Thousands on Universal Credit hit by ‘phantom’ payments problem – are you affected?

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RD2TXM UK Universal Credit form with of a pile of unpaid utility bills

THOUSANDS on Universal Credit are being warned about “phantom” payments that could leave them out of pocket.

If you are on the benefit, working and your employer pays you through PAYE you could be impacted.

Thousands working and on Universal Credit could be hit with phantom payments

Employers have to send information to HM Revenue and Customs (HMRC) every time they pay a worker on Universal Credit.

The information includes an employee’s pay, payroll benefits and any tax deductions.

HMRC then relays the information to the Department for Work and Pensions who determine how much Universal Credit someone should be paid.

But if your employer or HMRC get any of the information wrong it could see you receiving less or more Universal Credit than you should have.

If you are paid more than you should, you’ll have to pay it back which can leave you out of pocket further down the line.

If your employer submits your pay information late, it could see later Universal Credit payments docked.

And if they don’t send the relevant information at all, it could mean you don’t get any Universal Credit payments.

HOAR recently spoke to a father-or-four who was left with no cash over the Christmas period after his employer forgot to send the relevant information to HMRC.

The DWP said such “phantom” payments, a word used by Rosie Mears from the Child Poverty Action Group in an All-Party Parliamentary Group in November last year, could impact thousands on Universal Credit every year.

You can self-report all the information your employer was supposed to send to HMRC, but this can cause added stress and delays which can impact Universal Credit payments.

If you’ve suffered a phantom payment, also known as a Real Time Information (RTI) error, you can get it rectified though.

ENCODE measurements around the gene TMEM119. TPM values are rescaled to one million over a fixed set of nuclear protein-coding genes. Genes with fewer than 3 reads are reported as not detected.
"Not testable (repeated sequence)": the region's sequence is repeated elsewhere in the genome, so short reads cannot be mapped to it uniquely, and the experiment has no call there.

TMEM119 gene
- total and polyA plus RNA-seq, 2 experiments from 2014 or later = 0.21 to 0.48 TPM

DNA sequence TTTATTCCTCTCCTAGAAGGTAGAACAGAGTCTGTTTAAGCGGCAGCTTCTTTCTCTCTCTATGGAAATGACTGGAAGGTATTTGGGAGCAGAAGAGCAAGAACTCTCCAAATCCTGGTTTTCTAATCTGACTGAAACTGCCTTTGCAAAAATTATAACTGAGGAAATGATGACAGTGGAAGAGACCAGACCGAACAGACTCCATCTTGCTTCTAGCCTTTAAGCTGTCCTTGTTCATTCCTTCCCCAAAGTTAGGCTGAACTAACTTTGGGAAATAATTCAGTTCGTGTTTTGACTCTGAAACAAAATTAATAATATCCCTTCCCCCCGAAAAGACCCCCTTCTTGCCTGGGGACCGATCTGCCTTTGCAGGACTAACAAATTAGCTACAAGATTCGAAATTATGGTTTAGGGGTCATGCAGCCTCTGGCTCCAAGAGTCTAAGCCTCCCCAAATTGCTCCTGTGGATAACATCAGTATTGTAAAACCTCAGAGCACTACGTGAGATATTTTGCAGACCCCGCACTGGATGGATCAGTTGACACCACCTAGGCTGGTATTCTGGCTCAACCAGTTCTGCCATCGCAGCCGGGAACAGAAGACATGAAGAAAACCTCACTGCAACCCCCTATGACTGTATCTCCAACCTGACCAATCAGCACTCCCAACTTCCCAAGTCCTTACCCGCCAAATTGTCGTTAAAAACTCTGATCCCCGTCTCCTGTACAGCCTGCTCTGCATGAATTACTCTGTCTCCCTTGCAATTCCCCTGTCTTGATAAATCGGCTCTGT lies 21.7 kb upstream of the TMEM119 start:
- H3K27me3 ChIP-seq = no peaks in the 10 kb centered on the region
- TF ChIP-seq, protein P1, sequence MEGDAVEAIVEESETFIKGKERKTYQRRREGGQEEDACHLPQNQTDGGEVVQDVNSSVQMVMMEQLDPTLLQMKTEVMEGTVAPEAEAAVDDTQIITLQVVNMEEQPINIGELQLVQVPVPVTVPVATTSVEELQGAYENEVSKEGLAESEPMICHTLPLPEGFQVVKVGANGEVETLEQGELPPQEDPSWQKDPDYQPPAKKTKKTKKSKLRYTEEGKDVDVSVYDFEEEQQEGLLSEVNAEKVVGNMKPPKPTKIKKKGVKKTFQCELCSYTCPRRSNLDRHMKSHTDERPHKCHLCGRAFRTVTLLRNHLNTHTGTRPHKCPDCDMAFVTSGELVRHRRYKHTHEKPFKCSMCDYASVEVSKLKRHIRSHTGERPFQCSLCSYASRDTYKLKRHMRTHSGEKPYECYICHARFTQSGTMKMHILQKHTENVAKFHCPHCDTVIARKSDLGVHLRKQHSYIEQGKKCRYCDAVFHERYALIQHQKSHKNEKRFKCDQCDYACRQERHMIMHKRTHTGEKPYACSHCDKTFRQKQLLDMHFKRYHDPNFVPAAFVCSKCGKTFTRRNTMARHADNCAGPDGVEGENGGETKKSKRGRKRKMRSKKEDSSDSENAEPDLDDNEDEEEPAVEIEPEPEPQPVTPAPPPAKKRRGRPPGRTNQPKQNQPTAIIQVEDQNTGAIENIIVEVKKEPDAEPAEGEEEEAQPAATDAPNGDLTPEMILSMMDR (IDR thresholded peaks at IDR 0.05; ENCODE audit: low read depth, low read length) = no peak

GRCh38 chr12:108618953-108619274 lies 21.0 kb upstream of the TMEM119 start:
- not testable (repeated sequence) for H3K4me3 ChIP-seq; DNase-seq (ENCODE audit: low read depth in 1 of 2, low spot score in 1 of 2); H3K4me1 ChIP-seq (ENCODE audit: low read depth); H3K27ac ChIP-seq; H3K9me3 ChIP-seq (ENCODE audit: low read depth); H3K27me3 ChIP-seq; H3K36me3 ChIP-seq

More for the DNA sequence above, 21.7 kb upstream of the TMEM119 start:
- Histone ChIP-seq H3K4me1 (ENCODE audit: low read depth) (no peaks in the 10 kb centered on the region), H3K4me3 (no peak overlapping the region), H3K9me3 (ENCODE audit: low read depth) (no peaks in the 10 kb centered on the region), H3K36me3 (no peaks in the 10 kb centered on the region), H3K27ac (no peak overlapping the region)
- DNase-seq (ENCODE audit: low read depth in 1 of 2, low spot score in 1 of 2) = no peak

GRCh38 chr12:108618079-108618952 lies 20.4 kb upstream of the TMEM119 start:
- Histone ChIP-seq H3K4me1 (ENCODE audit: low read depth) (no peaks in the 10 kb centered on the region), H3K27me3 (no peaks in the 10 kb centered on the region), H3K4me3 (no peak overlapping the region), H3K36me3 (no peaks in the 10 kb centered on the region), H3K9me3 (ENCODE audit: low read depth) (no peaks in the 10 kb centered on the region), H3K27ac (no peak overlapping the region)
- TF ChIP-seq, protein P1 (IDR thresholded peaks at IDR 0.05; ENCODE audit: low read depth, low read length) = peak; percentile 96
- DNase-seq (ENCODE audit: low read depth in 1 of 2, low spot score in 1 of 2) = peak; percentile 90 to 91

What can I do if I’m impacted?

Anna Stevenson, senior welfare benefits specialist at anti-poverty charity Turn2Us, said you can check if you’ve experienced a RTI error using HMRC’s website or app.

She said: “If the wrong amount has been reported to HMRC, you’ll need to ask your employer to correct it.”

She added: “You should also contact the DWP and ask them to do an ‘RTI dispute’.

“This means that DWP will look again at the amount of earnings that have been reported to them and should be able to correct it.”

You can also flag a RTI error by posting on your journal.

The DWP has 14 days to look into your case and make a formal decision on your earnings for that period.

If you’re unhappy with what the DWP decides you can seek a “mandatory reconsideration” again by writing on your journal.

If you still feel the issue hasn’t been rectified, you can escalate it to a First Tier Tribunal.

A Department for Work and Pensions spokesperson said : “In the vast majority of cases using Real Time Information (RTI) supplied by employers is an efficient and accurate method of calculating Universal Credit payments.

“Fewer than 1% of remaining cases are referred to HMRC for clarification of earnings.

“If a claimant wishes to dispute the earnings information we have used, they can submit evidence to us, and we will look into the case to see if a change needs to be made.”

Do you have a money problem that needs sorting? Get in touch by emailing [email protected]